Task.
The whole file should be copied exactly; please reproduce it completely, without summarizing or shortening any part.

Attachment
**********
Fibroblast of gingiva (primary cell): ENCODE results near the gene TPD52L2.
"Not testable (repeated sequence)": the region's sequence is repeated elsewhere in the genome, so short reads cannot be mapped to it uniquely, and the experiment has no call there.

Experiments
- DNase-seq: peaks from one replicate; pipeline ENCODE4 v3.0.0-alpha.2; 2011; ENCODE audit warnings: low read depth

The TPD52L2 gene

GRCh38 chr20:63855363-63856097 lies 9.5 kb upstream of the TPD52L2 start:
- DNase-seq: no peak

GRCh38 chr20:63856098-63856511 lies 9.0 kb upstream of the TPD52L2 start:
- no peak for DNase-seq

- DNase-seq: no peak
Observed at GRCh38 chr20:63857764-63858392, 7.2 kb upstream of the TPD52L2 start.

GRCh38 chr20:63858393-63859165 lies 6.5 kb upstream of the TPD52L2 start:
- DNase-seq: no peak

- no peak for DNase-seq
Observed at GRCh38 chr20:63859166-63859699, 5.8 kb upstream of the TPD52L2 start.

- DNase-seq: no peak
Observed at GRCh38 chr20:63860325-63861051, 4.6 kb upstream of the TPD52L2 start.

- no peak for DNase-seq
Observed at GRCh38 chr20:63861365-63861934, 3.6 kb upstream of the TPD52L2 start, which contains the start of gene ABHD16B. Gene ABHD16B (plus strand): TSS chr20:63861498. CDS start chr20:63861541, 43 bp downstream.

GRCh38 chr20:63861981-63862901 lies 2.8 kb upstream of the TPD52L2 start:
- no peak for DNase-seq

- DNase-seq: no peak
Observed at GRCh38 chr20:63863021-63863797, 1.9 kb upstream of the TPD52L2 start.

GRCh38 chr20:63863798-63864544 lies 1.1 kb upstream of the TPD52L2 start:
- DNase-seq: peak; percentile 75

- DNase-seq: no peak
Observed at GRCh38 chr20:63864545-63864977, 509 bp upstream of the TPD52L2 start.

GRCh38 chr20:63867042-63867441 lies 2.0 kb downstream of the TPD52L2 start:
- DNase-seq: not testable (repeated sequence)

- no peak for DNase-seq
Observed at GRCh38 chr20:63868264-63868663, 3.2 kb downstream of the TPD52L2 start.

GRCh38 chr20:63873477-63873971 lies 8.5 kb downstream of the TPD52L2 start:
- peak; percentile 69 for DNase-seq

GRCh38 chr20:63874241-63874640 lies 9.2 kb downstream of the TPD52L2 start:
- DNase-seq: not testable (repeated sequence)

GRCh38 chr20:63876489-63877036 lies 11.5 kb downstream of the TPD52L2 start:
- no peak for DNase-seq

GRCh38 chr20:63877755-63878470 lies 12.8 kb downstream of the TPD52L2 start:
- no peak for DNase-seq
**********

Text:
Fibroblast of gingiva (primary cell): ENCODE results near the gene TPD52L2.
"Not testable (repeated sequence)": the region's sequence is repeated elsewhere in the genome, so short reads cannot be mapped to it uniquely, and the experiment has no call there.

Experiments
- DNase-seq: peaks from one replicate; pipeline ENCODE4 v3.0.0-alpha.2; 2011; ENCODE audit warnings: low read depth

The TPD52L2 gene

GRCh38 chr20:63855363-63856097 lies 9.5 kb upstream of the TPD52L2 start:
- DNase-seq: no peak

GRCh38 chr20:63856098-63856511 lies 9.0 kb upstream of the TPD52L2 start:
- no peak for DNase-seq

- DNase-seq: no peak
Observed at GRCh38 chr20:63857764-63858392, 7.2 kb upstream of the TPD52L2 start.

GRCh38 chr20:63858393-63859165 lies 6.5 kb upstream of the TPD52L2 start:
- DNase-seq: no peak

- no peak for DNase-seq
Observed at GRCh38 chr20:63859166-63859699, 5.8 kb upstream of the TPD52L2 start.

- DNase-seq: no peak
Observed at GRCh38 chr20:63860325-63861051, 4.6 kb upstream of the TPD52L2 start.

- no peak for DNase-seq
Observed at GRCh38 chr20:63861365-63861934, 3.6 kb upstream of the TPD52L2 start, which contains the start of gene ABHD16B. Gene ABHD16B (plus strand): TSS chr20:63861498. CDS start chr20:63861541, 43 bp downstream.

GRCh38 chr20:63861981-63862901 lies 2.8 kb upstream of the TPD52L2 start:
- no peak for DNase-seq

- DNase-seq: no peak
Observed at GRCh38 chr20:63863021-63863797, 1.9 kb upstream of the TPD52L2 start.

GRCh38 chr20:63863798-63864544 lies 1.1 kb upstream of the TPD52L2 start:
- DNase-seq: peak; percentile 75

- DNase-seq: no peak
Observed at GRCh38 chr20:63864545-63864977, 509 bp upstream of the TPD52L2 start.

GRCh38 chr20:63867042-63867441 lies 2.0 kb downstream of the TPD52L2 start:
- DNase-seq: not testable (repeated sequence)

- no peak for DNase-seq
Observed at GRCh38 chr20:63868264-63868663, 3.2 kb downstream of the TPD52L2 start.

GRCh38 chr20:63873477-63873971 lies 8.5 kb downstream of the TPD52L2 start:
- peak; percentile 69 for DNase-seq

GRCh38 chr20:63874241-63874640 lies 9.2 kb downstream of the TPD52L2 start:
- DNase-seq: not testable (repeated sequence)

GRCh38 chr20:63876489-63877036 lies 11.5 kb downstream of the TPD52L2 start:
- no peak for DNase-seq

GRCh38 chr20:63877755-63878470 lies 12.8 kb downstream of the TPD52L2 start:
- no peak for DNase-seq